World Water Scenarios - Phase 1: Driver selection, review and analysis

The Report The Dynamics of Global Water Futures: Driving Forces 2011-2050 (William Cosgrove and Catherine Cosgrove - 2011) presents a summary of the findings of the first phase of the Scenarios process: an analysis of the evolution of 10 major external forces (drivers) that have direct and indirect consequences on water resources. A framework for the causal linkages between these driving forces and their impact on human well-being, equity and degree of poverty is presented. These findings show the possible range of future outcomes and the magnitude of the challenges we are facing in each driver’s domain.
   
Global Water Futures 2050. Five Stylized Scenarios (Gilberto Gallopin - 2011) provides an initial exploration of long-range global water scenarios as a contribution to the Fourth World Water Development Report (WWDR-4). It is an original work based on research and surveys conducted among dozens of experts in water-related fields in 2010-2011. Rather than detailed descriptions, it offers qualitative summaries of possible futures as input to the deliberations of the Scenario Focus Group (SFG), the WWDR-4’s collective of decision-makers, modelers, and scenario and sectoral experts.

A significant number of scenarios related to water at the global and other geographic scales were examined, along with other global scenarios, to ascertain which drivers should be reviewed to understand how they might evolve to 2050. Ten drivers were identified for research of the literature describing the possible future of each domain. A list of possible future developments in each of the domains was extracted from this research, taking into account interlinkages with some of the other selected drivers.

The ten drivers identified for an in-dept research, review and analysis are:

The list of possible future developments for each driver was submitted for discussion and review through expert consultations. The objective of the expert consultations was to validate the degree of importance of the developments with regards to scenarios on water use and availability to 2050 and to gain an informed opinion on the likelihood of such developments occurring by then.

For the six more ‘controversial’ drivers, where the project team thought more divergent opinions could arise, the Real Time Delphi (RTD) consultation approach was adopted since it is particularly useful not only in producing consensus where possible but also in crystallizing reasons for disagreement. The experts participating in the RTD consultations identified through discussion the most important events or developments and the probability of their occurrence by 2020 and 2030.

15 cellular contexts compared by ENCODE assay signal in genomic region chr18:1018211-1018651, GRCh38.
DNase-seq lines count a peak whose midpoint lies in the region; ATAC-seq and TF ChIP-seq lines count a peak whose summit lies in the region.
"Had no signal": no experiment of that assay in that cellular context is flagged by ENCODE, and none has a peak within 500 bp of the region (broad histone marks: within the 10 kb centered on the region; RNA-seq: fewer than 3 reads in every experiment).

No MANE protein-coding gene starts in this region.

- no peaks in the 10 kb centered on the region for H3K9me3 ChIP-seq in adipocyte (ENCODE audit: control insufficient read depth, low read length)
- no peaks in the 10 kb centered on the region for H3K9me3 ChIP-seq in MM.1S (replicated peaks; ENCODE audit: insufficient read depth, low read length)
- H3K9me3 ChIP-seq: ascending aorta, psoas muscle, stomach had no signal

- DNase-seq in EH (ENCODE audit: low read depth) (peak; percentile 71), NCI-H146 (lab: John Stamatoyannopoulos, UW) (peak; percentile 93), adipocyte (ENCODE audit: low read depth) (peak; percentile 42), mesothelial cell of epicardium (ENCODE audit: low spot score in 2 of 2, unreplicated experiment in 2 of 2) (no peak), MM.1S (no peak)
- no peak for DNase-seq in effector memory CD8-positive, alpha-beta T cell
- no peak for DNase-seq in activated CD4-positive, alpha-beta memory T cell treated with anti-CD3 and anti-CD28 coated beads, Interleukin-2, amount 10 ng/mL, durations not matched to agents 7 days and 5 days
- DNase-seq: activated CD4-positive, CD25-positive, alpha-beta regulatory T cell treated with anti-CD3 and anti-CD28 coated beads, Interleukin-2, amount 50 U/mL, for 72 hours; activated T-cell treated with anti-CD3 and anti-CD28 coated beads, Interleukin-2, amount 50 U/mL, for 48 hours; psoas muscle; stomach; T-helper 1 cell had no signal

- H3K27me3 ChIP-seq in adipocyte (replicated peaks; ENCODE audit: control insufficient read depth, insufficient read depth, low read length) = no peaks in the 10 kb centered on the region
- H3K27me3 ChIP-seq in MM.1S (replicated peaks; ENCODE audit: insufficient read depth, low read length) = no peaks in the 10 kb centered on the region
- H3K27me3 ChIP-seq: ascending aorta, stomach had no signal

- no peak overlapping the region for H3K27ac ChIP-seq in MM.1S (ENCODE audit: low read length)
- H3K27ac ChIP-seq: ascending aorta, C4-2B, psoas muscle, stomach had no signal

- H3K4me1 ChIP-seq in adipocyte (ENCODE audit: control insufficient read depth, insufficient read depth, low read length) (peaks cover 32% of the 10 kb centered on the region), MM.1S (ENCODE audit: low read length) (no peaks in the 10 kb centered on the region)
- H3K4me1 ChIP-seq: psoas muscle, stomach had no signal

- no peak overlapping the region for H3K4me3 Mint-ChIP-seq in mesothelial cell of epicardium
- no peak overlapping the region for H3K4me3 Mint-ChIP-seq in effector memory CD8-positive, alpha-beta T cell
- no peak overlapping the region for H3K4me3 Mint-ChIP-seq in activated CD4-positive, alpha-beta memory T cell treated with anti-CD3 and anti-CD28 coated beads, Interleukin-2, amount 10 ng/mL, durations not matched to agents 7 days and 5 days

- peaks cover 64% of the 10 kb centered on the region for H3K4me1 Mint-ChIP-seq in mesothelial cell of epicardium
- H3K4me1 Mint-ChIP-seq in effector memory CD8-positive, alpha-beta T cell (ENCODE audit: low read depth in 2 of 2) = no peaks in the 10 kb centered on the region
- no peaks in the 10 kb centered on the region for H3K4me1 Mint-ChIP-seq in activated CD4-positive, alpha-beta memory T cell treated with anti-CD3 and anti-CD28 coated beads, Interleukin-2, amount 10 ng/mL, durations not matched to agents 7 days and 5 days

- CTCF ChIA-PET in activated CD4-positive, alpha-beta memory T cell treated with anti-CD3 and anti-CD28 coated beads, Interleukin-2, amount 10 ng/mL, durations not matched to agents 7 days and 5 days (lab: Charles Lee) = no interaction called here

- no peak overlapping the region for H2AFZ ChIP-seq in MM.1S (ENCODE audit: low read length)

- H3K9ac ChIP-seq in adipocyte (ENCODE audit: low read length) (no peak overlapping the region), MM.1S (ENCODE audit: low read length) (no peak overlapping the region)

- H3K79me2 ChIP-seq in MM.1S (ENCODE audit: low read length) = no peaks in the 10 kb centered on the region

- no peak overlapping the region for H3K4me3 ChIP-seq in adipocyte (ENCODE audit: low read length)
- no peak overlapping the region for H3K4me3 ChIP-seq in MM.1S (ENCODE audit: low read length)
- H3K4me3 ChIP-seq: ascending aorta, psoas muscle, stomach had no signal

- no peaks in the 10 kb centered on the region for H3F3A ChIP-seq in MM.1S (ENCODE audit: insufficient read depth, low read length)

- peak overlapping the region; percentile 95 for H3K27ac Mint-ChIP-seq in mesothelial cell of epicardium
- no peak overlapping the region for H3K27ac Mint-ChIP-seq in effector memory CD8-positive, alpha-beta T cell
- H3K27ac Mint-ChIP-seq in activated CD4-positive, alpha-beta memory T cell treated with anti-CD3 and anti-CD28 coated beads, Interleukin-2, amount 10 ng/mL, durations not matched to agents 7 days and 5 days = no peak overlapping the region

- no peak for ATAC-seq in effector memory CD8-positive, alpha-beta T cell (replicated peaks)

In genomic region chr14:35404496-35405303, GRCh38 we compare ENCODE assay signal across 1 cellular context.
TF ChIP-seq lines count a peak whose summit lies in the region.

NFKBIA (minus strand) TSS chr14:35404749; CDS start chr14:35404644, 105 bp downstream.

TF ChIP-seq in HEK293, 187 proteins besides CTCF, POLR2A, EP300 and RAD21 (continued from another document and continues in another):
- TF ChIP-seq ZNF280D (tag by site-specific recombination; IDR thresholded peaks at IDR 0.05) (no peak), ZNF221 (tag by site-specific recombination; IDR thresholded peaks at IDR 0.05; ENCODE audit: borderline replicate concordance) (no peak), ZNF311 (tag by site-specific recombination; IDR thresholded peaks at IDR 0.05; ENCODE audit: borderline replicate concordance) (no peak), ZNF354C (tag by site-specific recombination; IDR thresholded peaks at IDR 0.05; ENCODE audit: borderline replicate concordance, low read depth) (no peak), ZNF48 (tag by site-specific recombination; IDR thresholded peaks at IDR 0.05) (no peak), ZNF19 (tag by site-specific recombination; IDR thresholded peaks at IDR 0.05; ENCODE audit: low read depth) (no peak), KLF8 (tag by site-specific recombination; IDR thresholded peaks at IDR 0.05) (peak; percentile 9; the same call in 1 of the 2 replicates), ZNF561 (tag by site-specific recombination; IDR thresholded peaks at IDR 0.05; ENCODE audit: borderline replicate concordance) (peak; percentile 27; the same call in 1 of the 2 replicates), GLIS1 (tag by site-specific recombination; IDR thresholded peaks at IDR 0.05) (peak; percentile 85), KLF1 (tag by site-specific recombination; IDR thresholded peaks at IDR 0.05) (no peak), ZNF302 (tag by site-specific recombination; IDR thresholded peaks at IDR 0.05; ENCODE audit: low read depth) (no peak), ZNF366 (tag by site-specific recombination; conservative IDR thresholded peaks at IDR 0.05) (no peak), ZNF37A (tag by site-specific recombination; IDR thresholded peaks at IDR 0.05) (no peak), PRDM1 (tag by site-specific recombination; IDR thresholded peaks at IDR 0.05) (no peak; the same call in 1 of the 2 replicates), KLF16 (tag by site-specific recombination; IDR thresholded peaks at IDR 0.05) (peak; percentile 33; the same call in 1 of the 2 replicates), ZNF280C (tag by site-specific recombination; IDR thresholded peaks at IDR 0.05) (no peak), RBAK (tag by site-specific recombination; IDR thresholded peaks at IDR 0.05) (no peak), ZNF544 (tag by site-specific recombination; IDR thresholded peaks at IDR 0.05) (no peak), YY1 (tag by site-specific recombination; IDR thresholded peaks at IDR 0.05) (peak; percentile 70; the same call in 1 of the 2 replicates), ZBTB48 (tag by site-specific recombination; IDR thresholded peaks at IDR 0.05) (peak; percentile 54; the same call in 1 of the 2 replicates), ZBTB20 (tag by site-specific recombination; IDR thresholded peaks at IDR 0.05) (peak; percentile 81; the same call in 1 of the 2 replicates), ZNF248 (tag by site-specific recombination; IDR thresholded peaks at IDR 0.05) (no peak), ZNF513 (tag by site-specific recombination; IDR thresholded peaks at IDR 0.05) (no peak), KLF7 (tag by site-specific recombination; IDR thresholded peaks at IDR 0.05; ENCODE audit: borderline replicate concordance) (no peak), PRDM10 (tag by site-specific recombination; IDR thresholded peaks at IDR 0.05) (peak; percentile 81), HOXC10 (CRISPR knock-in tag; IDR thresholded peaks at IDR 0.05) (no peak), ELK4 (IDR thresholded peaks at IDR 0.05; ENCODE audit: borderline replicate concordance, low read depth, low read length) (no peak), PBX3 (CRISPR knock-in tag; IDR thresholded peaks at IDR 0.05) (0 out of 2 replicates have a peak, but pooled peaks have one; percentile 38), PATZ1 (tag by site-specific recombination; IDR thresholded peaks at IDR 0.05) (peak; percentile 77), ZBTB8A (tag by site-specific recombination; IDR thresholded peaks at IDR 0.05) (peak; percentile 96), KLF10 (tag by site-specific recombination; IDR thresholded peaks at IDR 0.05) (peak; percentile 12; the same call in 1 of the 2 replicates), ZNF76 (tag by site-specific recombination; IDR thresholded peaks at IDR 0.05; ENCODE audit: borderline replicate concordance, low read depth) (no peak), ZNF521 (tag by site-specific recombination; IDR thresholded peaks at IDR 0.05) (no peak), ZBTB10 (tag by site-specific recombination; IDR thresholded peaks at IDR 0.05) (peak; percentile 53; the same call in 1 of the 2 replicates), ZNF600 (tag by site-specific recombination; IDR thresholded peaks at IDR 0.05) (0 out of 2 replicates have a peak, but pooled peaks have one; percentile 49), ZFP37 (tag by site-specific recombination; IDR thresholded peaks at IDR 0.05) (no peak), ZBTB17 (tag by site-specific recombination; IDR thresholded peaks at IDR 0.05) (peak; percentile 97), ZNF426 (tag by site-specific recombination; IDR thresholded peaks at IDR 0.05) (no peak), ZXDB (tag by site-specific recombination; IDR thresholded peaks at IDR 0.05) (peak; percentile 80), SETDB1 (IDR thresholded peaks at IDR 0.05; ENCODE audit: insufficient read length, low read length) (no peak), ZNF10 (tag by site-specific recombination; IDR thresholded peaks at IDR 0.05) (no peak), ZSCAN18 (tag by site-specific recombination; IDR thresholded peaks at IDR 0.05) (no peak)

For the four other driver domains, a selected number of experts were invited individually to:
•review the list of developments;
•add missing possible developments of importance;
•rank the importance of the listed developments;
•and set time horizons for each development with regards to the earliest decade it might occur and the most likely decade in which it might occur.

What the Report provides:

A summary of the key findings of these consultations.

Part Two presents some of the highlights of the current situation in each of the drivers’ domains.

Part Three describes the most important and most likely developments occurring within these forces of global change, based on the analysis of responses to the RTD consultations and expert surveys.

It is important to keep in mind that these developments and their assessments cannot be considered as the final independent compendium from which scenarios can be developed. The scenarios will draw upon qualitative and quantitative analyses of the possible interactions between all these driving forces and developments. The iterative and cross-sectoral nature of the scenarios process will lead to the identification of other developments in addition to these, and both probable and less probable developments will ultimately be incorporated into the storylines.

The suggested timelines provided by the experts duringthe RTD consultations and expert surveys provide possible reference points for chains of events – in reality some may happen sooner, some later, and some not at all.

The objective of presenting these findings is to understand the possible range of future outcomes and the magnitude of the challenges the world is facing across all drivers in order to build more robustness in decision-making. In conclusion, and in an introduction to the second phase of the project (the development of global water scenarios to 2050), part four presents a framework that illustrates the causal linkages between these driving forces and their impact on human well-being, equity and degree of poverty.

Back to top